Speaking to an unexpectedly crowded Tuesday night meeting about how to improve downtown safety and cleanliness, Sweeney said that "quite frankly," he was not impressed with the way some volunteer groups conduct their charity efforts downtown.
By Wednesday, one organization, Neighborhood Church of Castro Valley, had announced it was suspending its food giveaways outside the Hayward Public Library.
Another, All Saints Catholic Church, had no immediate plans to call off its long-standing programs at Portuguese Park, but organizers said they were disappointed by the mayor's remarks.
"The work wasn't done to impress him," said Ralph Morales, a social justice organizer at All Saints. "As big as our church is, there isn't enough room to do all we need to do, let alone during the school hours when all the children are there."
The debate over downtown food giveaways, and whether they contribute to the business district's safety and appearance problems or help relieve them, was just one of a host of downtown issues debated during a meeting Tuesday night that attracted more than 100 people to City Hall.
"We're having this discussion because there are a lot of problems in the downtown," Sweeney said at the meeting. "We have a lot of crazy and just flat-out irresponsible behavior that happens in the downtown."
Originally scheduled as a chance for the Hayward City Council to review a report on potential downtown improvements and how to implement them, the event turned into a lively public forum and had to be moved from a small conference room to the council chambers. Alfred Antonini, owner of a long-vacant bank building at 1004 B St., recounted a graphic story in which a woman pulled her pants down while he was trying to give a tour to prospective tenants.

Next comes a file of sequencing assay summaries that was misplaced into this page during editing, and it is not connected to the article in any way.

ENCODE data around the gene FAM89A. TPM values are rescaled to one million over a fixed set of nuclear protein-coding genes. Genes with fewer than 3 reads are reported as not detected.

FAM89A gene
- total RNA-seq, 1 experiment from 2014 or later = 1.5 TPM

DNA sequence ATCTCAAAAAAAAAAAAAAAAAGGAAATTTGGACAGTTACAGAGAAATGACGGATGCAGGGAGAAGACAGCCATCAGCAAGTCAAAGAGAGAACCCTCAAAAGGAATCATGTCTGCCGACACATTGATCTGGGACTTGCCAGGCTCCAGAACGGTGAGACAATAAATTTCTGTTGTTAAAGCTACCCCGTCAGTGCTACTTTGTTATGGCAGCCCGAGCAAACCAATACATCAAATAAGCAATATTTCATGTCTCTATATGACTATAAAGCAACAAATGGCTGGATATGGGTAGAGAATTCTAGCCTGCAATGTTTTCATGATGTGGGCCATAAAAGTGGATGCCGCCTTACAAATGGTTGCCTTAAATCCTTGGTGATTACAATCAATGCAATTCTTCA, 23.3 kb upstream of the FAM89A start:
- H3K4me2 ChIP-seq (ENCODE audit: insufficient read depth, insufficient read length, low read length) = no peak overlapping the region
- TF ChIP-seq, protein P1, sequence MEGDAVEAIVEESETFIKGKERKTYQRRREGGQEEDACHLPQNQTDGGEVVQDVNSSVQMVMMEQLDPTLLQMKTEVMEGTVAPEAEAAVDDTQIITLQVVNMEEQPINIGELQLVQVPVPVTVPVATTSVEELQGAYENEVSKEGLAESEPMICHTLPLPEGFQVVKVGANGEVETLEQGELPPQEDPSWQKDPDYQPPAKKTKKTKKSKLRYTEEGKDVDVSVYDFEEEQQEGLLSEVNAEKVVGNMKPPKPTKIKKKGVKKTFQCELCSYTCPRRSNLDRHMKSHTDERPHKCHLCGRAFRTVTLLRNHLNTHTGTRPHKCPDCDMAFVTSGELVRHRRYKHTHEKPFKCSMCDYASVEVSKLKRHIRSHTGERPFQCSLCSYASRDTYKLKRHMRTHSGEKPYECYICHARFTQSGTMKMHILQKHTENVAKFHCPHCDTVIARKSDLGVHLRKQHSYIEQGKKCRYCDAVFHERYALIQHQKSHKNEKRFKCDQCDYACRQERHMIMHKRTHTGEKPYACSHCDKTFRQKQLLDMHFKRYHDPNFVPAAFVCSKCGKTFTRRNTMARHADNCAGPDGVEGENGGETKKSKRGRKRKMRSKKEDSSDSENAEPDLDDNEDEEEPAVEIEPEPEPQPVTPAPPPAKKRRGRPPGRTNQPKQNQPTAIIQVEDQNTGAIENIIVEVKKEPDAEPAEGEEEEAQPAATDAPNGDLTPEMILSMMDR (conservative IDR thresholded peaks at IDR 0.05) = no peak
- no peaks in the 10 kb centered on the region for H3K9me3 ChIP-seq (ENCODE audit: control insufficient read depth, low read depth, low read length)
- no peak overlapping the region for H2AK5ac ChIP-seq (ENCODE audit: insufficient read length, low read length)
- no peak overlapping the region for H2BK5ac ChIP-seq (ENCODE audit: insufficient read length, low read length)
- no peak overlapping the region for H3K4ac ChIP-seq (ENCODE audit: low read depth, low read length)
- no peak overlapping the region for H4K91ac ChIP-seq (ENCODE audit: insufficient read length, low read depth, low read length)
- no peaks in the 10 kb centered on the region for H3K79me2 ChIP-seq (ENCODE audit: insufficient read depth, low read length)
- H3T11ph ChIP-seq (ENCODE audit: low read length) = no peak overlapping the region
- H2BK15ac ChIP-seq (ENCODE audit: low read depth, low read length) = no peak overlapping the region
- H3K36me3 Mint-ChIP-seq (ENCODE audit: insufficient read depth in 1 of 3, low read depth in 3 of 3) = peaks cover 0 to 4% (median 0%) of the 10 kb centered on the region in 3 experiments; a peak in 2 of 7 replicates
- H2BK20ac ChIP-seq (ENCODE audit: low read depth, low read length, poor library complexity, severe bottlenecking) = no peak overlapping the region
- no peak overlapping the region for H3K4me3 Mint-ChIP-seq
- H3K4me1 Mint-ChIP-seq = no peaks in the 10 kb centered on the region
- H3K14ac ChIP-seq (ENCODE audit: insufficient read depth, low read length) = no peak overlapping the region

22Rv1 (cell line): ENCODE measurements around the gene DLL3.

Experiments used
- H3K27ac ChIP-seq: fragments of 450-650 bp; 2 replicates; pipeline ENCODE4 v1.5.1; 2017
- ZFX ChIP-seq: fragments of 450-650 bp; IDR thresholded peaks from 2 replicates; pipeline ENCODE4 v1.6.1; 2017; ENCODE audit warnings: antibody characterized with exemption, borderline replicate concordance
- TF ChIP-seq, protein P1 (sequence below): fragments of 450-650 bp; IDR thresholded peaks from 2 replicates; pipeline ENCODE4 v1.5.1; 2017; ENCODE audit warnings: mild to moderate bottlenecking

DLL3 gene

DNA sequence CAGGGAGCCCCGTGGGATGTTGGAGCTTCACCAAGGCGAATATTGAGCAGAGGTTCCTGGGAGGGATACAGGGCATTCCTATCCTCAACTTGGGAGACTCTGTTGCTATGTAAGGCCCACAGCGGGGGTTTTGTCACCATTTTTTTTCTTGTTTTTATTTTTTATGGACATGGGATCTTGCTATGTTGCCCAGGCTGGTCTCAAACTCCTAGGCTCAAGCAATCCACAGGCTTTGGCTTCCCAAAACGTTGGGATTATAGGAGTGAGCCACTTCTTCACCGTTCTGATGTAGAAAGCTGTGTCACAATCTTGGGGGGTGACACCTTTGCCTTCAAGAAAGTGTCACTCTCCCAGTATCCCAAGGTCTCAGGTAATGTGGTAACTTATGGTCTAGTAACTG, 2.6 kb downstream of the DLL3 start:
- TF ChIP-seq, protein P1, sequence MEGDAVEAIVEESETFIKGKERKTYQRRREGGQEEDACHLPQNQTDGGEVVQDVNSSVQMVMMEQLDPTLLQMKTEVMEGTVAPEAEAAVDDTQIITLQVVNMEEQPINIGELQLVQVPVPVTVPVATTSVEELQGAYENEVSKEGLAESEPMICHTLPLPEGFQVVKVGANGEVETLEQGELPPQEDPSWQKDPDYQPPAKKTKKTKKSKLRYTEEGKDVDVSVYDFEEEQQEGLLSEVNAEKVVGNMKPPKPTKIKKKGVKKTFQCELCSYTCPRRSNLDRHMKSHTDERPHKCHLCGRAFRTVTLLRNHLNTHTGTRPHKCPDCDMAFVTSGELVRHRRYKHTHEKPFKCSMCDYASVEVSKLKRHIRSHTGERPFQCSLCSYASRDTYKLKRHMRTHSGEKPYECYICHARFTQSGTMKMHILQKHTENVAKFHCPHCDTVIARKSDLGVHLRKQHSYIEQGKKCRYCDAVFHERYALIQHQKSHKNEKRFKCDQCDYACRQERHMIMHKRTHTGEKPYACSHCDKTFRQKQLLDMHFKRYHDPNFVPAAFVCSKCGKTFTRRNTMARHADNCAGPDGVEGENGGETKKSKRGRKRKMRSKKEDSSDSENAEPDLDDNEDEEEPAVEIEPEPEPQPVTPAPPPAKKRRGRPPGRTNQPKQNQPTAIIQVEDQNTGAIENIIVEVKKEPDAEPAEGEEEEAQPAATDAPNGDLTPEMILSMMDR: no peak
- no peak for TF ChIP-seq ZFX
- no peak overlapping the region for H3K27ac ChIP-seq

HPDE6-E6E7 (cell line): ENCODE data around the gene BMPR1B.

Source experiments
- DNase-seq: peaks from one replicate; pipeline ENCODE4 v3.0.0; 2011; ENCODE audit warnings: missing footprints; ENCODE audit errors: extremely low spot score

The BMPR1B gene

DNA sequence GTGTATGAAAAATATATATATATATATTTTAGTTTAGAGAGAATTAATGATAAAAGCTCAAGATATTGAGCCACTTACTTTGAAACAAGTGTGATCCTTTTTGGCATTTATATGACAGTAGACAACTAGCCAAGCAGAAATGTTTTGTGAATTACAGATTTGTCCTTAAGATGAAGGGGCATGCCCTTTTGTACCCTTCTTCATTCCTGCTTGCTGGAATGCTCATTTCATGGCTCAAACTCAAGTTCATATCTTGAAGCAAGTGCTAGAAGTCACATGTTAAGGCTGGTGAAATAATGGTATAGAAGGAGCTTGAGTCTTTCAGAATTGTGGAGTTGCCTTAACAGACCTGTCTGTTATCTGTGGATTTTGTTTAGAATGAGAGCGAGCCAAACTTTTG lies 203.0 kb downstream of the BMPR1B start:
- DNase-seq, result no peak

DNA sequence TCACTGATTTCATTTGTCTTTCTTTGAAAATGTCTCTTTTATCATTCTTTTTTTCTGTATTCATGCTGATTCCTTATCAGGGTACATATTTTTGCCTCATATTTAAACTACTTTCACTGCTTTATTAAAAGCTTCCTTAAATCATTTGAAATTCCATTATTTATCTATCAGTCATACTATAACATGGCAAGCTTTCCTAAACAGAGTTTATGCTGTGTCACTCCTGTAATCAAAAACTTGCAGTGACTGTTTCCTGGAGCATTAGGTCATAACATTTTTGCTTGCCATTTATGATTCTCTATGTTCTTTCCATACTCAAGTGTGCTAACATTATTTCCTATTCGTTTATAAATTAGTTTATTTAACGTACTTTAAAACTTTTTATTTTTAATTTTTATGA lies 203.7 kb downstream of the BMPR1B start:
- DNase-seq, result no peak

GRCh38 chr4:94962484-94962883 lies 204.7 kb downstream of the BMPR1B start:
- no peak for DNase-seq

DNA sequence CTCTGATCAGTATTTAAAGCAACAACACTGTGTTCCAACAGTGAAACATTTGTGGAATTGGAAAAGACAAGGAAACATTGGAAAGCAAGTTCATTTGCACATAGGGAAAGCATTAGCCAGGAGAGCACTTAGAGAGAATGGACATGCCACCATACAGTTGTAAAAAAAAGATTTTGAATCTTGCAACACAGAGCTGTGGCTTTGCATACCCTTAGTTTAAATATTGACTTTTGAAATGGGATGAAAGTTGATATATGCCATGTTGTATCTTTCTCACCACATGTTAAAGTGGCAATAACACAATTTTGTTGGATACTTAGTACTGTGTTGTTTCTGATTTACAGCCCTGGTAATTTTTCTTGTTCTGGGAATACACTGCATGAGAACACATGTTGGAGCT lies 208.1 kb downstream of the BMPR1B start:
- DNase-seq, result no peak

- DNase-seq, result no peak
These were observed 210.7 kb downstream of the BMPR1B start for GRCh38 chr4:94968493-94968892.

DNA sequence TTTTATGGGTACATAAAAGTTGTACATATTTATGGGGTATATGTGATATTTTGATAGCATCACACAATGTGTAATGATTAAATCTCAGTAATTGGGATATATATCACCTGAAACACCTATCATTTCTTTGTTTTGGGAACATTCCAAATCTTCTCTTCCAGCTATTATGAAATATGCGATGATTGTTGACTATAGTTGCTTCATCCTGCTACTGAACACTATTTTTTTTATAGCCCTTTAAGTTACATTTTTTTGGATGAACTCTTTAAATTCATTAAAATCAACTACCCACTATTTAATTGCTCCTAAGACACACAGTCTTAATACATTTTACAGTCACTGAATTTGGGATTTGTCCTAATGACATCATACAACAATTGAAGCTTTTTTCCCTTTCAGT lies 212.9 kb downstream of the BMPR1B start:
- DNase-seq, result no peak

"They need to feed them in their own backyards," Antonini said of the churches' charity efforts.
Others argued that the focus on the food programs was misplaced and exaggerated. Anthony Jewell, a homeless man, argued that "the people that come down for that are there for maybe a half hour and are gone."
Tom Green, the homeless-outreach coordinator for Neighborhood Church, wrote in a letter to city officials Wednesday that the Castro Valley institution has suspended its Saturday morning breakfast at the library "until the City develops a plan and process for conducting the breakfast in a permitted manner. We are hopeful that the city will move swiftly so that hunger in the cold months does not become a greater problem than those posed by a gathering of poor and homeless people."
In an interview, Green said his group had already been thinking about changing the program before listening to the comments made Tuesday by community members and elected officials.
"We'll probably continue the relationships with the people we have but more one-to-one," Green said. The church already hosts a group of mostly homeless people on Sundays. He said there continues to be a great need among the homeless downtown and few, if any, services for food, showers, laundry and shelter.
While the food programs caused debate, many in the crowd Tuesday were in favor of less controversial recommendations made in an eight-page city report drafted with the input of downtown business owners and the Hayward Chamber of Commerce.
City officials propose using money from the Hayward Redevelopment Agency to buy a sidewalk power sweeper, add some downtown police presence, and install better and more street lighting.
Sweeney also said he wants to set limits on drinking establishments and ban public smoking from a whole stretch of downtown.
Toughening city regulations has had mixed results in the past. An ordinance that took effect last year makes it easier for police to crack down on aggressive panhandlers, but it has been infrequently used.
City Manager Greg Jones said some of the recommendations could come back to the council soon so that they can be voted on.